Judith was escorted inside the jeepney with Lala. They were told to avoid looking at the camera—at all costs. Judith should laugh at something Lala said. She held a bayong filled with vegetables to make it seem like she was on her way home from the palengke. Before the first take, she turned to Lala who fixed her hair.

“La, what movie is this?”

Gaga! Did you not hear? Kid Kulafu ba,”

The director—who could pass for a movie star himself, with his gentle brown eyes and megawatt smile—asked everyone to settle down. They were going to begin shooting in one minute, and he hoped they could finish this scene in an hour.

Three hours had passed. Judith could have slept in. She could have smoked five more cigarettes. She could have tried to cook merienda (if they still had any food left). But she was still inside the goddamn jeepney, and she wanted nothing more than to stuff these vegetables in Lala’s face.

She couldn’t keep count on how many laughs she had to fake. Each scene took almost half an hour to shoot, thanks to Lala. She chose to look at the camera every other take.

It was already the fifteenth one. Sundown was creeping up on them. They needed to end the shoot.

“Okay, take sixteen! Last na ‘to, ha! Please lang!”

Direk Tisoy looked at Lala pointedly.

“Ikaw, miss, for the love of God, please, please stop looking at the camera! All right, action!”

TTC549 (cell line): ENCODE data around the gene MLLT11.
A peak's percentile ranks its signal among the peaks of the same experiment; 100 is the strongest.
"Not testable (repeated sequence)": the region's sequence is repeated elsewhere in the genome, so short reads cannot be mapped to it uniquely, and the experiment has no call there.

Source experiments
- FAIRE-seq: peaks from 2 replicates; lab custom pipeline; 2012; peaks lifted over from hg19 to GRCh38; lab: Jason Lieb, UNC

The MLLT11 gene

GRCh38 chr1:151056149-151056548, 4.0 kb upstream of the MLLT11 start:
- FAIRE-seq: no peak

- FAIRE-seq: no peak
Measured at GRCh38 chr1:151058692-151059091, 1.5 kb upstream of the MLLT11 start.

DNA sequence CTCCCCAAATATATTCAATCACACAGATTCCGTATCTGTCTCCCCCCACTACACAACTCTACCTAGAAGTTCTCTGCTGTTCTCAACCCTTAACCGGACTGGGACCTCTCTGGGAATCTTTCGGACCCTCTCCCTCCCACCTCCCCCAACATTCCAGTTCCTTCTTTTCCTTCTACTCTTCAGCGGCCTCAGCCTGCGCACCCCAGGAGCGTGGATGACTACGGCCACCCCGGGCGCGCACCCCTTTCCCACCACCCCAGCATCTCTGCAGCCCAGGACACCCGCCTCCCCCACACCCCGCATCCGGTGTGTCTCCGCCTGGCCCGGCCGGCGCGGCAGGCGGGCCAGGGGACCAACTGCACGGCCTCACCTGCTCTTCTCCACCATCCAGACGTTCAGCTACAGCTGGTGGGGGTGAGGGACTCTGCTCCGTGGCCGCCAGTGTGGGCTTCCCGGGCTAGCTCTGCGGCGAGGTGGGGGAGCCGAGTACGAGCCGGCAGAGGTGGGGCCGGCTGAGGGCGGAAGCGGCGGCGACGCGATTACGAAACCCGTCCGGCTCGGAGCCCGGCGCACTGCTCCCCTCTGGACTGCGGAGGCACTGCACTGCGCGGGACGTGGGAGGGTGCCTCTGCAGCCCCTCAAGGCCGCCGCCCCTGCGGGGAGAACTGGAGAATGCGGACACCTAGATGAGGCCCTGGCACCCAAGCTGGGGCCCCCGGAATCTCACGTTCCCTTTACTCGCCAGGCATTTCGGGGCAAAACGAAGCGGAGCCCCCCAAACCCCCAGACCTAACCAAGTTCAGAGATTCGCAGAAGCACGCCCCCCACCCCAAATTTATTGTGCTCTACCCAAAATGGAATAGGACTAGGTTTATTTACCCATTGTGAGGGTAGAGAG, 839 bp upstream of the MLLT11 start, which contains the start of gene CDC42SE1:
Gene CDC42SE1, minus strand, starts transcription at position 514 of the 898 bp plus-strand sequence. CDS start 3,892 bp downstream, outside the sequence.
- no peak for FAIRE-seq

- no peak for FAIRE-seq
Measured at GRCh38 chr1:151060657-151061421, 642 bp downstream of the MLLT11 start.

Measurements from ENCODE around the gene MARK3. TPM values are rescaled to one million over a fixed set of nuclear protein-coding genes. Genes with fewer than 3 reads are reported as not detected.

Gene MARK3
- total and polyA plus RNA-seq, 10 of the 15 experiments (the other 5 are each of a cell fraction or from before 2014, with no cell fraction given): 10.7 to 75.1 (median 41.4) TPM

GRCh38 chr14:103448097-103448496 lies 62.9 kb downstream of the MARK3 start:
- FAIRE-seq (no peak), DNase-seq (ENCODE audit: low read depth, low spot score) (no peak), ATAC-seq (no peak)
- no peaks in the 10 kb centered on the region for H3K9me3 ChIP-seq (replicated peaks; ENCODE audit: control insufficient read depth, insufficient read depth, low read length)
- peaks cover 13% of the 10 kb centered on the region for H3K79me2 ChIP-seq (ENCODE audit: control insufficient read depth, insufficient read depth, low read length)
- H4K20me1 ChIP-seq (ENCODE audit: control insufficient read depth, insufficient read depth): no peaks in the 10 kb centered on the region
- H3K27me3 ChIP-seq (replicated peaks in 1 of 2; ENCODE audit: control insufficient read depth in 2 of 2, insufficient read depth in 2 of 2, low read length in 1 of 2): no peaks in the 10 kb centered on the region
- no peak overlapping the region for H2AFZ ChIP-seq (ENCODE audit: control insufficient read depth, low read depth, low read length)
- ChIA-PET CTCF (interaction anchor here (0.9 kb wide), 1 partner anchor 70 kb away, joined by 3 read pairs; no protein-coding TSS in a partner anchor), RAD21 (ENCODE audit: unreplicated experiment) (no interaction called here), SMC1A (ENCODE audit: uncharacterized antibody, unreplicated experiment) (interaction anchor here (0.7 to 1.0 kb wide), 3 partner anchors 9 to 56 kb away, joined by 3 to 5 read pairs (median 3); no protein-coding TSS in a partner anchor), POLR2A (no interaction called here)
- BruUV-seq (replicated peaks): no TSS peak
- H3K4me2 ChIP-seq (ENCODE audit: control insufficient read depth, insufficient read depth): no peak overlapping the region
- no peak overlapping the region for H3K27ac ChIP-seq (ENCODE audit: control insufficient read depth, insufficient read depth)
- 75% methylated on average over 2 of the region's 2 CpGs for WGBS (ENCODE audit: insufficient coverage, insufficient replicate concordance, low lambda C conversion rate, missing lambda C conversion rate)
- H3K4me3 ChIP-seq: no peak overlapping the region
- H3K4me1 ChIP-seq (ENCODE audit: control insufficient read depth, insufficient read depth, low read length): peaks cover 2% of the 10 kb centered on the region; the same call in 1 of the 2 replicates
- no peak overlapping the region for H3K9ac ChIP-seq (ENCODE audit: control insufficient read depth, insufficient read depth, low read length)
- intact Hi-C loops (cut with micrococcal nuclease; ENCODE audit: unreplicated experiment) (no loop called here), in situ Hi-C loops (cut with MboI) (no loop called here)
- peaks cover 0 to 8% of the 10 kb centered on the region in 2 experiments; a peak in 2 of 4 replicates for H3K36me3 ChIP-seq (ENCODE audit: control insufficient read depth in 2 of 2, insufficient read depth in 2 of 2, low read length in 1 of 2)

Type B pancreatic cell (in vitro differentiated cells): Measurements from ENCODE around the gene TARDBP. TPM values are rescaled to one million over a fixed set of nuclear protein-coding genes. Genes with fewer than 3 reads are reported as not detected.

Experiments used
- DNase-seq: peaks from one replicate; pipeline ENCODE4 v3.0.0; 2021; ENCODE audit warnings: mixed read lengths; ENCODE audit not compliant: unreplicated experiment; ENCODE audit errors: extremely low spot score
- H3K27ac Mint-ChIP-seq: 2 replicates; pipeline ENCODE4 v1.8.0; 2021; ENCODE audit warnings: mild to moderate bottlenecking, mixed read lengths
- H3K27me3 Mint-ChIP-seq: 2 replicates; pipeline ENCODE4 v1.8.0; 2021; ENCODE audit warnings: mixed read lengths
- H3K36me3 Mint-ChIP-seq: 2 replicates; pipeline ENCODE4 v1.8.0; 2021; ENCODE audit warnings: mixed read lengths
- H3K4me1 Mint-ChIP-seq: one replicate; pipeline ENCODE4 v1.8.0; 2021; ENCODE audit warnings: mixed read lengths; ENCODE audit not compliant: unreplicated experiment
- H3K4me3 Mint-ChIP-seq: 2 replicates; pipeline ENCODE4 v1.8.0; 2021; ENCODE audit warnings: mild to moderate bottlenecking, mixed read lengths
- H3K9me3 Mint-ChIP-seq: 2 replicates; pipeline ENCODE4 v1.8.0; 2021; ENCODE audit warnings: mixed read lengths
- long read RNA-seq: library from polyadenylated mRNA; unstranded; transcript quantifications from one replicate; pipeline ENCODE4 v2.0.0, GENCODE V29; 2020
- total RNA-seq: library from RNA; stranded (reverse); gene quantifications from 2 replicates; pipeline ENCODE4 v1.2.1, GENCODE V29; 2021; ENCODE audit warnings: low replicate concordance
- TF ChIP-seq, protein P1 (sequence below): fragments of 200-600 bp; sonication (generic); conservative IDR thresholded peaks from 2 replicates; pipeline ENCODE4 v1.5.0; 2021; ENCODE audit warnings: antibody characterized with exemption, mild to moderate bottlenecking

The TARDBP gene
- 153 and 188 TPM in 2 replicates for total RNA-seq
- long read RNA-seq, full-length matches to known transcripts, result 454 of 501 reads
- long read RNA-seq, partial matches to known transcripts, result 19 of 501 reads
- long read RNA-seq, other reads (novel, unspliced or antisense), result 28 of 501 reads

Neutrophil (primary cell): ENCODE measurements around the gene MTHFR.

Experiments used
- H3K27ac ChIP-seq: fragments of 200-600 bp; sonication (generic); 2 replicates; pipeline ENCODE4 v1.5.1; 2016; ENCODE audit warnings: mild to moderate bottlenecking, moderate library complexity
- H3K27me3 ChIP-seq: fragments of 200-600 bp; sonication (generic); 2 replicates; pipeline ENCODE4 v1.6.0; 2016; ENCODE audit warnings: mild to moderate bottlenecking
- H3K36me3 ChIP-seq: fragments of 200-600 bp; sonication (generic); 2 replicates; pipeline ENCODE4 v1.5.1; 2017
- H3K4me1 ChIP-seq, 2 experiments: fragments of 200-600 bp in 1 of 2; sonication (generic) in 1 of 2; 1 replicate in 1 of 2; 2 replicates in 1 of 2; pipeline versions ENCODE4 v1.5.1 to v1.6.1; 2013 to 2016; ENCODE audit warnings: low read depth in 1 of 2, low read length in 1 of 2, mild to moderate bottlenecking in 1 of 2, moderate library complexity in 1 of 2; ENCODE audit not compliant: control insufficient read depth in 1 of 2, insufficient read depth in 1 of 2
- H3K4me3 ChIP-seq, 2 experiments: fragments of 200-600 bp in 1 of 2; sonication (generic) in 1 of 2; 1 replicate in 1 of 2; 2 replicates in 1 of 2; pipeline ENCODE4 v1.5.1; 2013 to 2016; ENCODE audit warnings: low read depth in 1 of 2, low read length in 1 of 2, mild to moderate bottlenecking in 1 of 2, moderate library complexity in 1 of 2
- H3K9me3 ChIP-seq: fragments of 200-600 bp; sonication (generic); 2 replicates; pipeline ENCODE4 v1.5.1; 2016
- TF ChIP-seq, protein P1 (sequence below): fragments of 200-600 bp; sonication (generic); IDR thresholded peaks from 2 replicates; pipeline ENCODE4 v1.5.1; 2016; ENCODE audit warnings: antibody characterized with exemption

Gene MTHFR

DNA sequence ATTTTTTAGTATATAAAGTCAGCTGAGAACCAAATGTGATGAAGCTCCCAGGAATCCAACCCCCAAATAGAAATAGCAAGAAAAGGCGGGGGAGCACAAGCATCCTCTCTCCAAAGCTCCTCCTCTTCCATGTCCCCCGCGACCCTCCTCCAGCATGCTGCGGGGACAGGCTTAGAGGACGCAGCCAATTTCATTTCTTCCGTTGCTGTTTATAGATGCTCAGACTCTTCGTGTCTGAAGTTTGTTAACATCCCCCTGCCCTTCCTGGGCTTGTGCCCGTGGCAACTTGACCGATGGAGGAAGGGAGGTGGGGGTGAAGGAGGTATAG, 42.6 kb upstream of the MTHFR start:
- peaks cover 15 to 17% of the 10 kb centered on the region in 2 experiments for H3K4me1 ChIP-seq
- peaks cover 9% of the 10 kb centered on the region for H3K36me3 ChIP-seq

Right on cue, Lala shared another senseless story. Judith fake-laughed one last time. The director let out a huge “CUT!” and initiated applause. It was finally over.

Each of them received 500 pesos for sixteen takes of one scene.

When the movie set flurry died down, Judith was left on her own in her ratty old house. It was falling apart. The roof leaked. The dining room had also become the living room. The sink still had the unwashed dishes from last week—or was it the other week? She honestly couldn’t recall.

Yet there were still chalk marks on the wall where she used to measure Junjun’s height. They stopped keeping track when her husband left. Judith has to do a lot of double takes whenever Junjun is around. He was beginning to look a lot like his father, now that he’s not a teenager anymore. Good thing he didn’t inherit his father’s womanizing “talent”. Judith silently commended herself for never staying with a man like him.

She waited for her son to come home.

When he didn’t (again), she prepared for bed—still in her blue apron that reeked of fish crackers. The last few notes of “The Last Waltz” echoed inside the empty home. This time, Judith knew it didn’t come from any radio within earshot.

Judith woke up to silence. She thought about going out and looking for a new distraction. She hadn’t eaten anything yet.

She was smoking her last cigarette from yesterday when the door opened; Junjun was finally home.
He was wearing the same clothes she last saw him in—three days ago, to be exact.

“Why are you still wearing your uniform?”

Judith squinted at her blue apron; she almost forgot that she still had it on.